Methadone is an opioid medication with a long half-life that can be used to treat opioid dependence and addiction to shorter-acting opioids, such as heroin, fentanyl, or prescription pain relievers like OxyContin (oxycodone) or Vicodin (hydrocodone/acetaminophen). It comes in pill form marketed as Dolophine, in a dispersible tablet (which is to be dissolved in water and then taken orally), as a wafer marketed under the brand name Diskets, and as an oral suspension, or liquid, form marketed as Methadose.
Methadone is a full opioid agonist, meaning it has abuse potential, causing a “high” when misused, and it is also considered to be addictive. Methadone tablets come in doses of 5-10 milligrams each while the liquid form contains 10 milligrams per milliliter. Both are to be taken orally, usually once or twice per day to manage opioid cravings and withdrawal symptoms.
Any time methadone is taken beyond its prescribed and medically necessary intent, it is considered abuse. The pills may be swallowed, crushed up and then snorted, smoked, or dissolved in water and then injected. Liquid methadone may be swallowed or injected when abused. Since liquid methadone is obviously already in liquid form, it is often considered easier to abuse than methadone in pill form.
Methadone abuse is highly dangerous. It can lead to addiction and even death, especially when mixed with other drugs and/or alcohol.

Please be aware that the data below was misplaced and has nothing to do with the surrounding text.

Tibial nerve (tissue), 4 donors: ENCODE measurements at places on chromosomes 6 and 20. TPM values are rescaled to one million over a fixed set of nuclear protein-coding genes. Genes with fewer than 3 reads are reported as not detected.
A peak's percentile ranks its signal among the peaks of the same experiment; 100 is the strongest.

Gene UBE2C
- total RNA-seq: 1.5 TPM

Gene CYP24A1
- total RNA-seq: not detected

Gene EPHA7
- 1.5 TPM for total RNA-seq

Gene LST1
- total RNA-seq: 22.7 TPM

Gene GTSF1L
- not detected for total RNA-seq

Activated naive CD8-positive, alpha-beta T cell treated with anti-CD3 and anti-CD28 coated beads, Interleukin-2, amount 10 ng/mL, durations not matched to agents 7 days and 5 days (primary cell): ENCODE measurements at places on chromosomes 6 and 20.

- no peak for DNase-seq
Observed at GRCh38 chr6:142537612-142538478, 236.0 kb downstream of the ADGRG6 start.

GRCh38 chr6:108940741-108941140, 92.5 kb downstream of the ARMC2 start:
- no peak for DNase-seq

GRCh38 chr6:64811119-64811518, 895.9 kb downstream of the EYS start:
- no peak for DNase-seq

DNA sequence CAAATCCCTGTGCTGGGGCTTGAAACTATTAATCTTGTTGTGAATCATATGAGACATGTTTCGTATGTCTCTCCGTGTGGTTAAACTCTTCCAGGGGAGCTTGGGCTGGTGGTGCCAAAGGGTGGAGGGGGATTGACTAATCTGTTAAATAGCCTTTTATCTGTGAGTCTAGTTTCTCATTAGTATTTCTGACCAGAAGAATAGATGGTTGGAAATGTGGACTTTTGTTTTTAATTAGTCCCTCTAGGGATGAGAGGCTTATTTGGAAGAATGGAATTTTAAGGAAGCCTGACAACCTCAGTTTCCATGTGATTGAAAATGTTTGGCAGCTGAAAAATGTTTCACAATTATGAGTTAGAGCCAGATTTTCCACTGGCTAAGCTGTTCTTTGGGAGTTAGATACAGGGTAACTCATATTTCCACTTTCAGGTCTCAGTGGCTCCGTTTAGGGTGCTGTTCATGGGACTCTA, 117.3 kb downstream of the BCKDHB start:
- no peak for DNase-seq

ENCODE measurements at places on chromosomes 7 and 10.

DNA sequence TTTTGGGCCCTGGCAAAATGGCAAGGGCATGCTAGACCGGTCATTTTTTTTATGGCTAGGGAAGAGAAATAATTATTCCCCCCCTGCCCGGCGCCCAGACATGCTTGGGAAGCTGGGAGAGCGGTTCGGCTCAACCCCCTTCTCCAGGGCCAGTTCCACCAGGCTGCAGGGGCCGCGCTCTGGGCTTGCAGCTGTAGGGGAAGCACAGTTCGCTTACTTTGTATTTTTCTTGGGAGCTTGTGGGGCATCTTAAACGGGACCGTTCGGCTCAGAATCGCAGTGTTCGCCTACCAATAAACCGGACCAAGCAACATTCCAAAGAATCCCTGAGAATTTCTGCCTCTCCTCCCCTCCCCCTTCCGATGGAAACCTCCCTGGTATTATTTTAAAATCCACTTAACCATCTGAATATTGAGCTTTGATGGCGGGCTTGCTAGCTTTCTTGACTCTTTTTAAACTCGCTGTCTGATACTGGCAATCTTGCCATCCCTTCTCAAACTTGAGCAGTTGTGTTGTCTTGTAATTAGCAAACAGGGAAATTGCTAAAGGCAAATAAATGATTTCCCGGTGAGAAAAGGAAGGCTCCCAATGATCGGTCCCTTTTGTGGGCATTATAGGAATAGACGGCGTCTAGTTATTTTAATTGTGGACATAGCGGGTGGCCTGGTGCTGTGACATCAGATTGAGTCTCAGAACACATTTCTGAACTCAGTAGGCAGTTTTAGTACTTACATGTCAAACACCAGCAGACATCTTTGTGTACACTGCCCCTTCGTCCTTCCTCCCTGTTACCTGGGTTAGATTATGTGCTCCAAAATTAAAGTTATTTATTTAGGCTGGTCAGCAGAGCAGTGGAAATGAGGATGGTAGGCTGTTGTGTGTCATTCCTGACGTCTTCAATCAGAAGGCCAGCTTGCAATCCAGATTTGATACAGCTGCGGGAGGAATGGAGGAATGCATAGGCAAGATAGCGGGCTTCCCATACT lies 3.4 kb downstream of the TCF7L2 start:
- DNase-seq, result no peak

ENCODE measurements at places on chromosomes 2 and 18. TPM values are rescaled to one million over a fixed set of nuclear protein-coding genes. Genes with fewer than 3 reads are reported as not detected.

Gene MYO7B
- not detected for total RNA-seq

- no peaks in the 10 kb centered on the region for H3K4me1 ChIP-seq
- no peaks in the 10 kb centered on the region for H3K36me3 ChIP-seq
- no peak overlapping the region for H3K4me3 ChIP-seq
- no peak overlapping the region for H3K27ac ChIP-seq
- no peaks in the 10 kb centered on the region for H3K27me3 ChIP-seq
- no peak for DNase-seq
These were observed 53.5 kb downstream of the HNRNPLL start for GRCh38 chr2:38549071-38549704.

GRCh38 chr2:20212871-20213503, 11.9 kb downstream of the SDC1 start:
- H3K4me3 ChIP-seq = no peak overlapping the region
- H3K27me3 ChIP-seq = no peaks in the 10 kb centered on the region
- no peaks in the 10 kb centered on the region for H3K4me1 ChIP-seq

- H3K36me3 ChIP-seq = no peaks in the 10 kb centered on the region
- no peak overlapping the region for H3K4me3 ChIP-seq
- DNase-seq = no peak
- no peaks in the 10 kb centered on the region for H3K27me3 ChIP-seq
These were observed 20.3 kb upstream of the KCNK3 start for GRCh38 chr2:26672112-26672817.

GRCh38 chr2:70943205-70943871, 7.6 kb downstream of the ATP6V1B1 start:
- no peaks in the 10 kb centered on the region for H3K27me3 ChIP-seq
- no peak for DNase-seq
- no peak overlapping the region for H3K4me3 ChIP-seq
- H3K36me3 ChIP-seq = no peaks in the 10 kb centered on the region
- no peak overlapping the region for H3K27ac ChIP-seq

Methadone Abuse Explained
Methadone, as an opioid drug, causes changes to brain chemistry that can lead to drug dependence and become habit-forming. Methadone abuse may begin due to a difficulty to control dosage and use of the drug once a physical and psychological dependence on the drug has formed with regular use. Even though the drug is used to manage opioid dependence, it can still be a drug of abuse and lead to addiction in and of itself. The National Survey on Drug Use and Health (NSDUH) Data Review publishes that close to 500,000 Americans abused a methadone product in 2015.
Methadone stays in the body for up to a day, relieving pain for as long as 4-8 hours after taking it. The Substance Abuse and Mental Health Services Administration (SAMHSA) warns that methadone can remain active in the body for longer than some of the effects of the drug, increasing the risk for overdose or an adverse interaction with any other introduced substances.
Methadone may be abused with other drugs or alcohol to intensify the high or in an attempt to counteract the depressant effects of the drug. Combining methadone with other drugs is extremely hazardous, however, and can lead to overdose and death. If methadone is mixed with another central nervous system depressant, such as alcohol, a sleeping medication, another opioid, or a benzodiazepine, this can lead to complications that can become life-threatening, such as significant respiratory depression, irregular heart rate, increased sedation, and coma.
Signs of a methadone overdose include:
- Difficulties waking up or extreme drowsiness
- Mental confusion
- Slurred speech
- Trouble with balance and motor coordination
- Slowed pulse
- Decreased blood pressure and heart rate
- Cold to the touch
- Bluish color to the skin, lips, or nails
- Problems breathing
- A lightheaded feeling
A methadone overdose is a serious medical emergency and requires immediate medical intervention. Abuse of methadone in any form can be incredibly risky, and the ease with which liquid methadone can be abused makes overdose more likely. If you, or someone you love, have been abusing methadone, professional assistance is needed.